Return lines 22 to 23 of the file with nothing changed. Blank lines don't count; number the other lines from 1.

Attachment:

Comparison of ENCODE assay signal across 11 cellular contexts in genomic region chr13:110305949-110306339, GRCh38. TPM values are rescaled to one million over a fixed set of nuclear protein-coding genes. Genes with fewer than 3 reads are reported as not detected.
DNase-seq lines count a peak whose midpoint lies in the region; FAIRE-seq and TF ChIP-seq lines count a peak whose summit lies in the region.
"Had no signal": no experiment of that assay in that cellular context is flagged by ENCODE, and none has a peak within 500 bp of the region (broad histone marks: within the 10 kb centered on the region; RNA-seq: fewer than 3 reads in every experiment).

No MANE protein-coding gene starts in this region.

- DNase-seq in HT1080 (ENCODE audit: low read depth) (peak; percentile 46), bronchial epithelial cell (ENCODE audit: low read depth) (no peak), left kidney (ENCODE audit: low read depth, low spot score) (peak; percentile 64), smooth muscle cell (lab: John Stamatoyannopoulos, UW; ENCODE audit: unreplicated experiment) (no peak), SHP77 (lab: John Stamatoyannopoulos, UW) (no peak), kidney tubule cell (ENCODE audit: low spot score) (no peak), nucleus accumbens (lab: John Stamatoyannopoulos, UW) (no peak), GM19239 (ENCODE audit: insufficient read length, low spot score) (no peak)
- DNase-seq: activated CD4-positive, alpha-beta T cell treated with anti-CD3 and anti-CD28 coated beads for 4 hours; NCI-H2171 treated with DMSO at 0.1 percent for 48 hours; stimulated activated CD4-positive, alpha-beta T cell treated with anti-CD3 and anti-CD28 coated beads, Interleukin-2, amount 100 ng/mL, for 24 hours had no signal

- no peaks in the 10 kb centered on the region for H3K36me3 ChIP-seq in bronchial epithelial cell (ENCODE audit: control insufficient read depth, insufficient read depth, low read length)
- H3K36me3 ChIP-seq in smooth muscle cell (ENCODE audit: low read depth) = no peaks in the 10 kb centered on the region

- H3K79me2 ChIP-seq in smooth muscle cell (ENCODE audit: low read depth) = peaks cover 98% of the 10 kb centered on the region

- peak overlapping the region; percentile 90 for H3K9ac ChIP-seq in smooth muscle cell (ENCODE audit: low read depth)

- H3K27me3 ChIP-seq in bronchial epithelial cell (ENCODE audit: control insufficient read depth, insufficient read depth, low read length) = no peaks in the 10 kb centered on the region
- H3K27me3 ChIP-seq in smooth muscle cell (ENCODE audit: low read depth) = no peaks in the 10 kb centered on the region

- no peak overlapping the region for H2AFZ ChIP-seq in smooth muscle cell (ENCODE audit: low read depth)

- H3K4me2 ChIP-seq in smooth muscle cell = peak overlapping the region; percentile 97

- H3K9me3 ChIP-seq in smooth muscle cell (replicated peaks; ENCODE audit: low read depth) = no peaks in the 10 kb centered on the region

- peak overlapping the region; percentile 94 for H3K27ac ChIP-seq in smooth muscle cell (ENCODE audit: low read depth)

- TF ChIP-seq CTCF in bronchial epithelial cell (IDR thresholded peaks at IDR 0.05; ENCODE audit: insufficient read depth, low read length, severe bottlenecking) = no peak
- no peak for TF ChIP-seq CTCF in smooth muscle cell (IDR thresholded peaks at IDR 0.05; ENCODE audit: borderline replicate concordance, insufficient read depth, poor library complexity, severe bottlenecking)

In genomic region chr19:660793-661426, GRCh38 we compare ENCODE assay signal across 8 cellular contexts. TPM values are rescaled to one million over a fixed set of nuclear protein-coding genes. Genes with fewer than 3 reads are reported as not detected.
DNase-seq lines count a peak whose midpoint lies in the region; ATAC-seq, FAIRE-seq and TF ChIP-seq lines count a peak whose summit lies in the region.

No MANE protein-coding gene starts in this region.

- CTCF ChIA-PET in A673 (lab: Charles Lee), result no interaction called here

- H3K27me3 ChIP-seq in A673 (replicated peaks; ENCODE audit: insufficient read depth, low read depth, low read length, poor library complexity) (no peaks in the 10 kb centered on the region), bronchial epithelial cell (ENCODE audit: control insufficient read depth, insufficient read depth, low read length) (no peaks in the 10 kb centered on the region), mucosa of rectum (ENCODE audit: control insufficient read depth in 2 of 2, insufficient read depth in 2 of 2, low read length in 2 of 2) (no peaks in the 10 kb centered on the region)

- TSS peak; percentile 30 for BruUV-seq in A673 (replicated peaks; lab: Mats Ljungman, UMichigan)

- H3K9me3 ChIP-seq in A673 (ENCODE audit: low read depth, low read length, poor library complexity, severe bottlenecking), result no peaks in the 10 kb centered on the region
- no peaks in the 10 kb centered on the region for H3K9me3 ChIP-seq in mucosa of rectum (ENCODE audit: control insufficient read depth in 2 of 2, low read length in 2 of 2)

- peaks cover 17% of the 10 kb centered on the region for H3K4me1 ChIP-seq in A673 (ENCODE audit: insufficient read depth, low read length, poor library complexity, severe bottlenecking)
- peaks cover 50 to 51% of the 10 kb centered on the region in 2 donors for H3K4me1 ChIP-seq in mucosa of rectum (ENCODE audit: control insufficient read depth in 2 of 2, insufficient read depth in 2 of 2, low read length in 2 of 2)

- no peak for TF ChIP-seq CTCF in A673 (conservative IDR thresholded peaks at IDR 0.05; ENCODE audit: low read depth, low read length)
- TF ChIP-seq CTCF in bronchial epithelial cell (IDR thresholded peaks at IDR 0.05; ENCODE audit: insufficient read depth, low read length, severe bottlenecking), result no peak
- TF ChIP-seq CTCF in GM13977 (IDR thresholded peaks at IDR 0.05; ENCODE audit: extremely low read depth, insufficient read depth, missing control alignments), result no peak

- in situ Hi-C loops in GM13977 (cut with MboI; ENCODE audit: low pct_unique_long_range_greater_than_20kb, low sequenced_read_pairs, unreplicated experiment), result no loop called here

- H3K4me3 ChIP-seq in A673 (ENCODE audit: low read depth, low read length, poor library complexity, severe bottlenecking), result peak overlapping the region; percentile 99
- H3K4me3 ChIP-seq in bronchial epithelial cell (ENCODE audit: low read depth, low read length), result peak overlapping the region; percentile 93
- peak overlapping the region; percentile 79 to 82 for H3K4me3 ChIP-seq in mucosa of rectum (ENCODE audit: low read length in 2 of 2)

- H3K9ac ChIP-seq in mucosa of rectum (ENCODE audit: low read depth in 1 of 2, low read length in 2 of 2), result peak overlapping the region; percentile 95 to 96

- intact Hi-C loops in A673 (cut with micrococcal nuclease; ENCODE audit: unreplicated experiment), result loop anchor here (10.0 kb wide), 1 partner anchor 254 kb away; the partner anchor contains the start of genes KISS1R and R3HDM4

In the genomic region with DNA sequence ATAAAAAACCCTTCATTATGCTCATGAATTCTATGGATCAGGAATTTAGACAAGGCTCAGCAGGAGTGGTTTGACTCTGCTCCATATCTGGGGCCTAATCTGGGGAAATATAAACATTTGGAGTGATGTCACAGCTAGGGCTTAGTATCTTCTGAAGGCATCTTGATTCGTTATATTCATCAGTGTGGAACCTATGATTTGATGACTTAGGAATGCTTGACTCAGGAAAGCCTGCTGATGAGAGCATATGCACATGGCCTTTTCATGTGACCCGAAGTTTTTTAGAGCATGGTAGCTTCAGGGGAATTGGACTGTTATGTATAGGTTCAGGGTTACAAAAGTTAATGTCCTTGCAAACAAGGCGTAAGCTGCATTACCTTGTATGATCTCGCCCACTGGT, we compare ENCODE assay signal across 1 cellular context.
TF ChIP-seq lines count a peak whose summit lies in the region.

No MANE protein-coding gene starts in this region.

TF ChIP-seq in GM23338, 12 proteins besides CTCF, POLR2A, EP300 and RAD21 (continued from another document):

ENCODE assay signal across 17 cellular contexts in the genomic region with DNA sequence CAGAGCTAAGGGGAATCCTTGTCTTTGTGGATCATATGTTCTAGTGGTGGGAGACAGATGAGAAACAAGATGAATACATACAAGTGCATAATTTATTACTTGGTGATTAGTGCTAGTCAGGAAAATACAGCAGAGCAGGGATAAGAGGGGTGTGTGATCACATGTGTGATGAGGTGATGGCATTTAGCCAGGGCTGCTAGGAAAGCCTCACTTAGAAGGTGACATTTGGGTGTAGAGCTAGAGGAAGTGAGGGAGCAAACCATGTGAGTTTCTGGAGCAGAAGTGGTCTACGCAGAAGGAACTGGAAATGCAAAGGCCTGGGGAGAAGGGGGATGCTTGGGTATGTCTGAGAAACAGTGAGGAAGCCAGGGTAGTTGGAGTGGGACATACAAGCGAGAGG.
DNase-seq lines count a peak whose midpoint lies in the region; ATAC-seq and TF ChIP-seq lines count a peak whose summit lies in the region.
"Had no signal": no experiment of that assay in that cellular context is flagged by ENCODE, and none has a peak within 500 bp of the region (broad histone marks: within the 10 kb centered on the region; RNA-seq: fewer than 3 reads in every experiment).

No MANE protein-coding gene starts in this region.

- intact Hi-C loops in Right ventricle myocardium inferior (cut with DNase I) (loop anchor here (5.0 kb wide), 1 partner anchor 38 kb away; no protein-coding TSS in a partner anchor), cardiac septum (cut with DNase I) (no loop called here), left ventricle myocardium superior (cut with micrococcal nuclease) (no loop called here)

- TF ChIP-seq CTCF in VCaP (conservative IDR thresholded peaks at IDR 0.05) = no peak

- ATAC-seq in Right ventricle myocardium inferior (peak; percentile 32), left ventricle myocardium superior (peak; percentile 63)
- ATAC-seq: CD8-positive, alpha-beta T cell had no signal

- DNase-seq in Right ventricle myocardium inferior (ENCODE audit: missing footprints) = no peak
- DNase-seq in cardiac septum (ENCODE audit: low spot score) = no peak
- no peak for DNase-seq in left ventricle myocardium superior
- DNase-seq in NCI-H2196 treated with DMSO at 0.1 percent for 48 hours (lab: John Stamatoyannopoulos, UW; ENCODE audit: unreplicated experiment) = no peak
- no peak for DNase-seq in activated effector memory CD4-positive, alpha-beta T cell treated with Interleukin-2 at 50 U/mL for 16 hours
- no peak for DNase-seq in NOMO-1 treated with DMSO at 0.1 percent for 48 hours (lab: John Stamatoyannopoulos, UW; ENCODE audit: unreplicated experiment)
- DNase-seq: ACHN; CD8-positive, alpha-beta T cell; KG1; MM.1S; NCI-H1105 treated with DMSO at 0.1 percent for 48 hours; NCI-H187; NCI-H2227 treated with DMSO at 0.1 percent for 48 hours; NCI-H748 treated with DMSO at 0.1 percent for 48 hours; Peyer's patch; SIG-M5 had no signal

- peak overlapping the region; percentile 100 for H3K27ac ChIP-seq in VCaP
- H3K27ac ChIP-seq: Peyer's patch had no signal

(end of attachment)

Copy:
- CTCF ChIA-PET in A673 (lab: Charles Lee), result no interaction called here

- H3K27me3 ChIP-seq in A673 (replicated peaks; ENCODE audit: insufficient read depth, low read depth, low read length, poor library complexity) (no peaks in the 10 kb centered on the region), bronchial epithelial cell (ENCODE audit: control insufficient read depth, insufficient read depth, low read length) (no peaks in the 10 kb centered on the region), mucosa of rectum (ENCODE audit: control insufficient read depth in 2 of 2, insufficient read depth in 2 of 2, low read length in 2 of 2) (no peaks in the 10 kb centered on the region)